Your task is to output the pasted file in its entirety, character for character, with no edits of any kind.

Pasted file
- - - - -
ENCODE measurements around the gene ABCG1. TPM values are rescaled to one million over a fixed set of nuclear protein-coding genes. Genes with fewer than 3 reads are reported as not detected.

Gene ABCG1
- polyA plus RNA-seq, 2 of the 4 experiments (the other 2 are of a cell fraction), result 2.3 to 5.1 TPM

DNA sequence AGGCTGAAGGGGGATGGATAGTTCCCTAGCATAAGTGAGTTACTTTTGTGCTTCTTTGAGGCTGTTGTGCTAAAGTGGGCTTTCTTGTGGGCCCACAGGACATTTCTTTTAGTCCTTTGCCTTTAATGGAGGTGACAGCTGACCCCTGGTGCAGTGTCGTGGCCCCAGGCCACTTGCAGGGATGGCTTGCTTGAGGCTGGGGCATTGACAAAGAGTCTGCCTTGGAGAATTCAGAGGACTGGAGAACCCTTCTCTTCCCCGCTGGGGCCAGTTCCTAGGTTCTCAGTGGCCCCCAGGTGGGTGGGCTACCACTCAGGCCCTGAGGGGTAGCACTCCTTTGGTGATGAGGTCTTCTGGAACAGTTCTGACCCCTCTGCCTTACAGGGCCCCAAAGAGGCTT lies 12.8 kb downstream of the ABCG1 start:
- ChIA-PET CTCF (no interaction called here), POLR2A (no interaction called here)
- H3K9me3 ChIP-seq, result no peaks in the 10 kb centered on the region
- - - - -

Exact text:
ENCODE measurements around the gene ABCG1. TPM values are rescaled to one million over a fixed set of nuclear protein-coding genes. Genes with fewer than 3 reads are reported as not detected.

Gene ABCG1
- polyA plus RNA-seq, 2 of the 4 experiments (the other 2 are of a cell fraction), result 2.3 to 5.1 TPM

DNA sequence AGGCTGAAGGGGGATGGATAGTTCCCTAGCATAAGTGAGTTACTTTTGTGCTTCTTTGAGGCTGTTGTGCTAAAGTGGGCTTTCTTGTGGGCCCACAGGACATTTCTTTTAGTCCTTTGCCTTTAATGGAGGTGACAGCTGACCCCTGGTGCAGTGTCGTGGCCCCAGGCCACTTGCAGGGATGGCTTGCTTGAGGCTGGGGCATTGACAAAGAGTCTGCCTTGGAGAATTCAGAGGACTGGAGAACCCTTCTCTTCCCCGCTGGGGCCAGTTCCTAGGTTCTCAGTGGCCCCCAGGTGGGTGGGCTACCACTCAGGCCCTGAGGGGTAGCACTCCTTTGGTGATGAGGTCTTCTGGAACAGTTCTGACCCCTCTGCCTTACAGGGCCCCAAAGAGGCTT lies 12.8 kb downstream of the ABCG1 start:
- ChIA-PET CTCF (no interaction called here), POLR2A (no interaction called here)
- H3K9me3 ChIP-seq, result no peaks in the 10 kb centered on the region